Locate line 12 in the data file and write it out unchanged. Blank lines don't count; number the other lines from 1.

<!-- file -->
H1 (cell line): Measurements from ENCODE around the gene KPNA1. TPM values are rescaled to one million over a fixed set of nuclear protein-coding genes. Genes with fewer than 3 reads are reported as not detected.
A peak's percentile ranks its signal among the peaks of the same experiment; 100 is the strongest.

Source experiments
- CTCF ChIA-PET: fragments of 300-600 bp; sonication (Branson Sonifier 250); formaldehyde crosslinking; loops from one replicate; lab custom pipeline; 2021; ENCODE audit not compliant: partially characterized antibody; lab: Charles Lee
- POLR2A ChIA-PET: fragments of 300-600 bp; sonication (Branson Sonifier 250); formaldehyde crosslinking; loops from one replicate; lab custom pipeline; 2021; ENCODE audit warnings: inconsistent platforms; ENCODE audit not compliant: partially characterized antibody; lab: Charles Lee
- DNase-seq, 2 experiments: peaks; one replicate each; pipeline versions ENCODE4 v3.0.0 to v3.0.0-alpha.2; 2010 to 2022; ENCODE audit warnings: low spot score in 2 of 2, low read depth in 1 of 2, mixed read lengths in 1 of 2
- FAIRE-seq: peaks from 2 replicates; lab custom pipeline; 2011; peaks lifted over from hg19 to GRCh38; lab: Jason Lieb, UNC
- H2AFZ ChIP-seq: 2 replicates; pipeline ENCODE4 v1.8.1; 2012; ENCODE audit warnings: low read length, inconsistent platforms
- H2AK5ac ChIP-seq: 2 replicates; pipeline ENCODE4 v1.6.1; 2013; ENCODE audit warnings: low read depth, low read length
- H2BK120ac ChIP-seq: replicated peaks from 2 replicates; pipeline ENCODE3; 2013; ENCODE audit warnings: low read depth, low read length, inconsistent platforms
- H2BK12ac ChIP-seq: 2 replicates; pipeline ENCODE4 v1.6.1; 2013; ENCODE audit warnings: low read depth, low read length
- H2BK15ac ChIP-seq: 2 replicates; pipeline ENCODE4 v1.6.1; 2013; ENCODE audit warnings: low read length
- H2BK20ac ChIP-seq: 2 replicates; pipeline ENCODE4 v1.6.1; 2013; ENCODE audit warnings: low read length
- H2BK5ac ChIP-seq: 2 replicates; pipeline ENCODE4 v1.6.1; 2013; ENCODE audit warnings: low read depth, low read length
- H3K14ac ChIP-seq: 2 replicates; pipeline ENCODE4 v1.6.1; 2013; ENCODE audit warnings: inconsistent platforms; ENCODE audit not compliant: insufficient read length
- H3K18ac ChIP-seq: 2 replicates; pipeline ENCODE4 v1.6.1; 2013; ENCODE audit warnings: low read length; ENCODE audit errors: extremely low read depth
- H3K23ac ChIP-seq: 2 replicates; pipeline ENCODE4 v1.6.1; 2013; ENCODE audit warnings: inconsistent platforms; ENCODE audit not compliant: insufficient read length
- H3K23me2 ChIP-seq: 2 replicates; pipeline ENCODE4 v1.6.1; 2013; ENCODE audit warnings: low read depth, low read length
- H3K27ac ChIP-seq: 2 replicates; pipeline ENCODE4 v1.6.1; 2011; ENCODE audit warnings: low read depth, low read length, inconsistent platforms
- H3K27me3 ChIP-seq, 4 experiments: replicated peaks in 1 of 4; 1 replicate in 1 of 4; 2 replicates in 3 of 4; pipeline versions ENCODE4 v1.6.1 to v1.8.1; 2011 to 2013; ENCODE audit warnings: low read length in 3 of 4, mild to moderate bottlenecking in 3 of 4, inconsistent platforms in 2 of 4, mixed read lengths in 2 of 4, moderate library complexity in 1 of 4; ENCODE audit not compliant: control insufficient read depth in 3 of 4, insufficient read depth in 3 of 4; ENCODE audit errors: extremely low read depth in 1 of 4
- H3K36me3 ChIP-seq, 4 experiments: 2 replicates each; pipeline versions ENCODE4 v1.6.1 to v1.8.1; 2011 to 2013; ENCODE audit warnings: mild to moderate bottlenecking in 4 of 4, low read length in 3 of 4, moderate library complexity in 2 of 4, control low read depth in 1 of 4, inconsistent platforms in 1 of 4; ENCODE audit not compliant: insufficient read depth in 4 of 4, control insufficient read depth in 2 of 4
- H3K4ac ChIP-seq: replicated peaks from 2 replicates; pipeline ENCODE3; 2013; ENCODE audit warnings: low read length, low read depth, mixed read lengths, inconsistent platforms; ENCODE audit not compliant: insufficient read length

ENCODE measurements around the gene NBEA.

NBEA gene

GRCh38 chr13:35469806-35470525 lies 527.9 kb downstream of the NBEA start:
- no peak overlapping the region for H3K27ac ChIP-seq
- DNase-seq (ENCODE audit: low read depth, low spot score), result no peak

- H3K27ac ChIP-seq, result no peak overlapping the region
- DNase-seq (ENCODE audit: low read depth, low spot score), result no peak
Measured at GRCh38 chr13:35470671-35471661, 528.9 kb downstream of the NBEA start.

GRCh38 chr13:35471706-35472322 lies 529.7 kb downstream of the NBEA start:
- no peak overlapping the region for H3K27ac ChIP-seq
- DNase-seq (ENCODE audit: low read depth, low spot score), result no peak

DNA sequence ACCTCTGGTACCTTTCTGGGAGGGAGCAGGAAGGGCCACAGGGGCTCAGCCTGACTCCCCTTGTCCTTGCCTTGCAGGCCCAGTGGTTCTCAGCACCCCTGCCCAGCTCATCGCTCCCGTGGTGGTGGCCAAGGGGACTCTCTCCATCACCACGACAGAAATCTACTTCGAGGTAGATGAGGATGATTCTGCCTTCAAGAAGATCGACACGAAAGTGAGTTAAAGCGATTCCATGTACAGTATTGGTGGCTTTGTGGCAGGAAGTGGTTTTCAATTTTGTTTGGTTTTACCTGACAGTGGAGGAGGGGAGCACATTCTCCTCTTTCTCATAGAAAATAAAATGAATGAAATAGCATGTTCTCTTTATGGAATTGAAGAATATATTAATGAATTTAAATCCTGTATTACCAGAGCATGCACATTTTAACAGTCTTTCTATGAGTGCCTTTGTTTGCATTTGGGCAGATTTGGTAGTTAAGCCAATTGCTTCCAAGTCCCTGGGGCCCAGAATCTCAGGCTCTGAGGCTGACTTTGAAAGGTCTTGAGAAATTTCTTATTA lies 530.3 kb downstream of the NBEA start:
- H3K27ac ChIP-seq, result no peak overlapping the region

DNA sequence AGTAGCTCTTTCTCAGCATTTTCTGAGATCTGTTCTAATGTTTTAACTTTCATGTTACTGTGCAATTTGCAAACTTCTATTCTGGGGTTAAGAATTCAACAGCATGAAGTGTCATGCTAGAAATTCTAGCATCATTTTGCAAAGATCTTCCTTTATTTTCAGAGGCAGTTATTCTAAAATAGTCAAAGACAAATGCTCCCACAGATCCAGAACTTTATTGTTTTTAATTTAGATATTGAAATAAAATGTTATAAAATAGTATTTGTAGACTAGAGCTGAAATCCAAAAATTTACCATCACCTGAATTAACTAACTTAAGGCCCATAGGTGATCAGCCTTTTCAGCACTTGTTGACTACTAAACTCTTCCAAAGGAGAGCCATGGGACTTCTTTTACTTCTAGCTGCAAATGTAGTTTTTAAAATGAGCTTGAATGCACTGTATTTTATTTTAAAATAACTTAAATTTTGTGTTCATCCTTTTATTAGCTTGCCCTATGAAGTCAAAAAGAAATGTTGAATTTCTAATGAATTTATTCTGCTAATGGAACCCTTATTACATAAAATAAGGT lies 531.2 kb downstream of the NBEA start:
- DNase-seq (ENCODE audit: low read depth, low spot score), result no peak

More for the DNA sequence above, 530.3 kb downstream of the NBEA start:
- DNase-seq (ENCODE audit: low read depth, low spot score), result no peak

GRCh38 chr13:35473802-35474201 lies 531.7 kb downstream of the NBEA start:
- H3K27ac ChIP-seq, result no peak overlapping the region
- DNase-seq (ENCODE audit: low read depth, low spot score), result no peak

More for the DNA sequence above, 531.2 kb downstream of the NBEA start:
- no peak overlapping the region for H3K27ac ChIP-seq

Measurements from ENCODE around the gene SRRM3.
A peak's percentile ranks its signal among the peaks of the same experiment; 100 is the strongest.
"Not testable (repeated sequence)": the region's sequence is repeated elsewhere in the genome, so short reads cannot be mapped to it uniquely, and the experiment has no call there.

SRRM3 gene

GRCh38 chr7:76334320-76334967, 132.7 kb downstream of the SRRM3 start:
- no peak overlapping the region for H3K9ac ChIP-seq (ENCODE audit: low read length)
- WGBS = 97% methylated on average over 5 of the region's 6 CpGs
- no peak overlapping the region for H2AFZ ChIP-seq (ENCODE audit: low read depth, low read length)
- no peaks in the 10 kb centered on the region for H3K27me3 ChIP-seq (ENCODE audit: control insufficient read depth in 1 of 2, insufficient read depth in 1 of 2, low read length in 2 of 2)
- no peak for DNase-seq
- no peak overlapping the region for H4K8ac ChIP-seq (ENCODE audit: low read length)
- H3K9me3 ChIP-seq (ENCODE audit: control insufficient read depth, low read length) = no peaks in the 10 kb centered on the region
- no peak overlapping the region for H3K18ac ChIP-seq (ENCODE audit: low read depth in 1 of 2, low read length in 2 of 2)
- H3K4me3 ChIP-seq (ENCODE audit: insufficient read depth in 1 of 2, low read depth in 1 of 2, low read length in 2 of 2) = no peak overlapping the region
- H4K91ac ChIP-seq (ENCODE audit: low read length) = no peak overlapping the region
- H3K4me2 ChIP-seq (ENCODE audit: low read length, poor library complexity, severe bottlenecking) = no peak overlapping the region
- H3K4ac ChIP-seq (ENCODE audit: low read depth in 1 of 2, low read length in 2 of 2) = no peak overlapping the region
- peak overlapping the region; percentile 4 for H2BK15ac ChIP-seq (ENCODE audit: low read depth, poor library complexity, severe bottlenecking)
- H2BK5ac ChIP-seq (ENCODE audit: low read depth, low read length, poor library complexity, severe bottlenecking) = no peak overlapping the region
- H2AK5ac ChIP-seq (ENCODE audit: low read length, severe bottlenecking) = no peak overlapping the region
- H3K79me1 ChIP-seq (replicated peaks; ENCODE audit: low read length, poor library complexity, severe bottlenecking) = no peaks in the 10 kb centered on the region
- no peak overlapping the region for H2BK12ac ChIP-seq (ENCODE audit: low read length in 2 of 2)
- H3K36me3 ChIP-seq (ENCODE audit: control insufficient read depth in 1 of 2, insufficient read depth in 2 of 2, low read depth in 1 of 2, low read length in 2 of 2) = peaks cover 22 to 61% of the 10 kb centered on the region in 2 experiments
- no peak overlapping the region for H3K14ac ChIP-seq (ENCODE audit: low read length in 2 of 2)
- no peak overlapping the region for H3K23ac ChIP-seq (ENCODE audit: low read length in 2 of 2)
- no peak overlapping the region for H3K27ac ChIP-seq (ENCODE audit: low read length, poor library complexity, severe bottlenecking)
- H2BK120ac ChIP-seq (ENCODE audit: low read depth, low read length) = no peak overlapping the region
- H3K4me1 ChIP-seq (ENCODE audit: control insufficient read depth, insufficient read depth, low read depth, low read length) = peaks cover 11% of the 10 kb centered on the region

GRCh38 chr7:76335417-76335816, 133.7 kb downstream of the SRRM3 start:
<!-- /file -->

- H2BK15ac ChIP-seq: 2 replicates; pipeline ENCODE4 v1.6.1; 2013; ENCODE audit warnings: low read length